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The atheist anthropologist: Believers and non-believers in anthropological fieldwork

Published online by Cambridge University Press:  10 July 2006

RUY LLERA BLANES
Affiliation:
Instituto de Ciências Sociais, Universidade de Lisboa, Avenida Professor Aníbal de Bettencourt, 9, Lisboa, Portugalruy.blanes@ics.ul.pt
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Abstract

Following a reflection triggered by a fieldwork episode, this paper discusses issues of faith, belief, and personal conviction within anthropological fieldwork and specifically within research carried out in contexts of belief and religious practice. Incorporating fieldwork and biographical accounts taken from research within the (Gypsy) Filadelfia Evangelical Church, I discuss the involvement of personal beliefs and attitudes in anthropological theory and practice, its consequences on the production and circulation of anthropological and interpersonal knowledge, and its importance for the construction of personal relationships within fieldwork contexts. I outline the dynamic and somewhat paradoxical character of this process by comparing two different but sequential field contexts – Lisbon and Madrid.

A la suite d'une réflexion déclenchée par un travail de terrain, cet article aborde la question de la foi, de la croyance, et des convictions personnelles dans le contexte d'une recherche anthropologique, et en particulier pour un terrain ayant trait aux croyances et aux pratiques religieuses. En incorporant des observations et des récits biographiques recueillis lors d'une recherche sur l'Eglise Evangélique (gitane) Filadelfia, je discute le rôle des croyances personnelles dans l'élaboration de la théorie et dans la pratique anthropologique, les conséquences sur la production et la circulation du savoir anthropologique et interpersonnel, et l'importance de ces croyances pour la construction de relations personnelles dans les contextes d'études de terrain. Je passe en revue le caractère dynamique et quelque peu paradoxal de ce processus en comparant deux séjours de terrain différents mais séquentiels, à Lisbonne et à Madrid.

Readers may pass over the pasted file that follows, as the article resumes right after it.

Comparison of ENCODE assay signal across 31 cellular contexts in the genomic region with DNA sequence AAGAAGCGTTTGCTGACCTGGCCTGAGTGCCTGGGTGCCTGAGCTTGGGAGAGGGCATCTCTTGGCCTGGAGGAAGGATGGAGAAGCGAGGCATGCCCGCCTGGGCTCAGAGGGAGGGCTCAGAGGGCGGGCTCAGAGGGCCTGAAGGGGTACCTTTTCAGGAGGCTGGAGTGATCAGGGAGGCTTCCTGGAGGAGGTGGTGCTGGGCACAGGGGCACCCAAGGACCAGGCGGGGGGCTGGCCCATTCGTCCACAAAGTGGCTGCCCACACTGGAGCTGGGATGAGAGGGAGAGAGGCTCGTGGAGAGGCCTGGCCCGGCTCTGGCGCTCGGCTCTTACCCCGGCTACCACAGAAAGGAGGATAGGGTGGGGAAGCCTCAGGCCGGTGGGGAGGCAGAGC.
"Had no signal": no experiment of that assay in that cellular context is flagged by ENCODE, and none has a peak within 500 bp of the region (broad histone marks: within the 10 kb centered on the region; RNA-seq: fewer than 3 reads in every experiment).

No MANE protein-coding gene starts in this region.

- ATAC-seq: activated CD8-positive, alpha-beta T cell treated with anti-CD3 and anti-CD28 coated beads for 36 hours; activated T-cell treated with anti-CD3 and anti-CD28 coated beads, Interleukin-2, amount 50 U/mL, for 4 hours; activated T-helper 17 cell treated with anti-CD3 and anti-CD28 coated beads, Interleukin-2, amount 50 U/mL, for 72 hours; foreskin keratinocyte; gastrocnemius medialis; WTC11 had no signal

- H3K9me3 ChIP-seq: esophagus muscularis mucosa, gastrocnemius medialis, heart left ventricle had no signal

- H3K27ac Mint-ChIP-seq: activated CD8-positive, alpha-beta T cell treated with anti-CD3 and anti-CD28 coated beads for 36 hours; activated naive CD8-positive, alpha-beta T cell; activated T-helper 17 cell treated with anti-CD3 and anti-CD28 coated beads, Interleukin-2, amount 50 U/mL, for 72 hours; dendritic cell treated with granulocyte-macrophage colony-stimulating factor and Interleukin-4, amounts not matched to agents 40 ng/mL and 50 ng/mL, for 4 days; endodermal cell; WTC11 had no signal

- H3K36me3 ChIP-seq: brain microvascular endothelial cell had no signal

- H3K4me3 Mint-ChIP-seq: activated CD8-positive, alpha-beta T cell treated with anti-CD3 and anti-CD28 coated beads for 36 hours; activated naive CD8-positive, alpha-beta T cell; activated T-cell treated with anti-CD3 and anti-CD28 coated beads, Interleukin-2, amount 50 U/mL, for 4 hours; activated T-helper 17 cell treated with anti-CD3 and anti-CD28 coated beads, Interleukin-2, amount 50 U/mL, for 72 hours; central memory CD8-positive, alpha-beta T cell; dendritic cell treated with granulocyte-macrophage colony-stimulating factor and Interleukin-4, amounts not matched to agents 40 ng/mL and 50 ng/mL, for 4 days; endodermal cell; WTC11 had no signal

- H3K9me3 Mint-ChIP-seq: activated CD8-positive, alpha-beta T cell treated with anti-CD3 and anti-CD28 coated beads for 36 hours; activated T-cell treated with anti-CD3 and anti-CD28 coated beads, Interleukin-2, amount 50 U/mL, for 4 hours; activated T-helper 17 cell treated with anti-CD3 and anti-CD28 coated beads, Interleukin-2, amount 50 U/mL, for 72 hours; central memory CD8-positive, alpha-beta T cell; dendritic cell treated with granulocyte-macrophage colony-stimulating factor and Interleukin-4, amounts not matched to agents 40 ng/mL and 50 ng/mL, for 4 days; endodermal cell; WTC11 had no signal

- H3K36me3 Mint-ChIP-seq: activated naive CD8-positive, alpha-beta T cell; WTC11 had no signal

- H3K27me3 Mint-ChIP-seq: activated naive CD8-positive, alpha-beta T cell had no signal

Einem durch eine Episode im Feld ausgelösten Gedankengang zufolge bespreche ich in diesem Papier Fragen rund um Glauben, Gesinnung und persönliche Überzeugung im Rahmen anthropologischer Feldforschung und speziell im Kontext von Untersuchungen religiöser Gesinnungen und Praktiken. Auf Feldmaterial und biographische Gegebenheiten gestützt, die ich während einer Studie der (Zigeuner) Filadelfia Evangelischen Kirche gesammelt habe, bespreche ich die Verwicklung persönlicher Einstellungen und Überzeugungen in anthropologische Theorien und Praktiken, sowie die Auswirkungen auf die Produktion und Verbreitung anthropologischen als auch zwischenmenschlichen Wissens. Darüber hinaus wird auch die Wichtigkeit religiöser Überzeugungen für das Aufbauen persönlicher Beziehungen im Rahmen der Feldforschung hervorgehoben. Ich skizziere die Dynamik und den etwas paradoxen Charakter dieses Prozesses indem ich zwei verschiedene, jedoch aufeinander folgende Feldsituationen – Lissabon und Madrid – miteinander vergleiche.

A partir de una reflexión hecha durante el trabajo de campo, en este documento se discute sobre fe, creencia, y convicción personal en la investigación antropológica y específicamente en el trabajo de campo hecho en contextos definidos por la creencia y práctica religiosa. Al hacer uso de material de campo y testimonios biográficos tomados durante la investigación de la Iglesia (gitana) Evangélica de Filadelfia, discuto que las creencias y actitudes personales se encuentran entrelazadas en la práctica y teoría antropológica, sus consecuencias sobre la producción y circulación de conocimiento antropológico e interpersonal, así como su importancia para la construcción de relaciones personales en el contexto de investigación. Describo el dinámico y de alguna manera paradójico caracter de este proceso al comparar dos contextos de investigación distintos pero secuenciales – en Lisboa y Madrid.

Type
Younger Scholars's Forum
Copyright
© Cambridge University Press 2006

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Footnotes

This text is part of ongoing PhD research on music, religion and identity among Portuguese and Spanish gypsies conducted at the Institute of Social Sciences of the University of Lisbon, under the supervision of Dr João Pina-Cabral. Presented at the Younger Scholars Forum (‘When communication ends …’) at the Eighth Biennial Conference of the EASA held in Vienna in September 2004, it incorporates further reflections promoted by the comments and suggestions received at that event, and also by further ethnographic fieldwork developed in Madrid since October 2004. Hoping I don't forget anyone, I would like to thank my colleagues and teachers for their diverse contributions along the way: my fellow ‘younger scholars’, Rane Willerslev, Gillian Evans and Barak Kalir; convenors Penny Harvey and Thomas Fillitz, who did not cease their support at the end of the forum, but kept reviewing and discussing the text over the months that followed; Ramón Sarró; José Mapril; Catarina Fróis; Rita Jorge; Vlad Naumescu; Andrés Barrera; Ubaldo Martínez Veiga; Peter Pels; and, of course, João de Pina-Cabral. I would also like to thank the Marie Curie Foundation for granting financial assistance for me to attend the conference.

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